It’s Tuesday, December 21, and European regulators are proposing stronger limits on BPA.

Scientists have known for decades that bisphenol A, or BPA, a plastic additive used in products like food storage containers and food can liners, is harmful to human health. And the mountain of science on the chemical is finally spurring tighter regulations in Europe.

The European Food Safety Authority, or EFSA, proposed new safety standards for BPA last week, radically scaling down the recommended exposure limit by a factor of 100,000, to just 0.018 nanograms per pound of body weight per day. The new standard, based on years of scientific evidence of BPA’s harms to people’s immune systems and bodily development, is so low that it would all but bar BPA from use in any products that come into contact with food.

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“In effect it’s a ban,” Terry Collins, a green chemist at Carnegie Mellon University, told me. “It’s an incredibly dramatic number.”

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If approved following a public comment period that lasts until early February, the EFSA’s guidelines for BPA will be some of the strictest in the world — far more stringent than in the U.S., where a daily recommended exposure threshold of 22.7 micrograms per pound of body weight has not been updated since 1988. Other countries like Denmark and Belgium have an outright ban on BPA in food contact materials for children. France has forbidden it in all nonindustrial uses since 2015.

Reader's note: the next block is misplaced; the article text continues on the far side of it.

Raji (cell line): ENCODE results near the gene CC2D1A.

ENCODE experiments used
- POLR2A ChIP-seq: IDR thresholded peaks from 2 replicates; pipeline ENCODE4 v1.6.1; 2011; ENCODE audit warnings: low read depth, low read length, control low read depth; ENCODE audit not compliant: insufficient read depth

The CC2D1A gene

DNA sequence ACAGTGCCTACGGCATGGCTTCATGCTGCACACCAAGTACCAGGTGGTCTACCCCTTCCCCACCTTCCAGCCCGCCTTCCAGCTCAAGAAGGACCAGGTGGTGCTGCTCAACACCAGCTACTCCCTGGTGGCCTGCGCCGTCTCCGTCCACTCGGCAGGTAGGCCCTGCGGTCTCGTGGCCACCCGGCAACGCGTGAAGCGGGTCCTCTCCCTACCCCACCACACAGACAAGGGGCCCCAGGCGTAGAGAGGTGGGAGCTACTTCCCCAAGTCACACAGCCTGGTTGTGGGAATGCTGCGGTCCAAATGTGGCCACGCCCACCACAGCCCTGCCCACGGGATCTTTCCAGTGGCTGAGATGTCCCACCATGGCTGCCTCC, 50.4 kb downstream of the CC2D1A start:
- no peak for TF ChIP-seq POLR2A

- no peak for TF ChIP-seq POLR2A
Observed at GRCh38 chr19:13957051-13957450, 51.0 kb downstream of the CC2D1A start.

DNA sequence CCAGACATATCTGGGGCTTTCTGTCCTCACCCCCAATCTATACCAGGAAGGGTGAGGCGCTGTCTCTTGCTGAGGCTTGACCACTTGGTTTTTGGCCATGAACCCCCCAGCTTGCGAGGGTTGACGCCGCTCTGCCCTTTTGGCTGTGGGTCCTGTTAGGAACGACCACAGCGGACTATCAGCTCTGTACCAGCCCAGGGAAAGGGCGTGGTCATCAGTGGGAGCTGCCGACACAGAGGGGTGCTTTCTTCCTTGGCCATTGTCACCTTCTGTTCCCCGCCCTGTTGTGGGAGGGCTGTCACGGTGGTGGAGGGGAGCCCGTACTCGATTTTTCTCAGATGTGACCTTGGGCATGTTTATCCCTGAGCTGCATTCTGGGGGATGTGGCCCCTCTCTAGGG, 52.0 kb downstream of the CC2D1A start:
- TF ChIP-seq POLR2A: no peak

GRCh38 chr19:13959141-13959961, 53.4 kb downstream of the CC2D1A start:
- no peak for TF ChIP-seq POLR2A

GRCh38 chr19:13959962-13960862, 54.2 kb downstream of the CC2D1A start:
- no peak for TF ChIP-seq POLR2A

Although scientists have framed the EFSA’s proposed rule as a necessary step toward protecting public health, many have also raised concerns that it does not apply to paper products like receipts, which are often lined with a BPA coating. It also fails to regulate potentially dangerous replacement chemicals. “The industry will likely comply by shifting to other chemicals with concerning health profiles,” Laura Vandenberg, a professor at the University of Massachusetts Amherst School of Public Health and Health Sciences, told me.

However, Vandenberg and others said the new guideline highlights a growing recognition of the need for more stringent regulation, and the fact that BPA is unsafe even in tiny doses. “We can no longer accept the industry’s statement that ‘exposures are too low to hurt,’” Vandenberg said.

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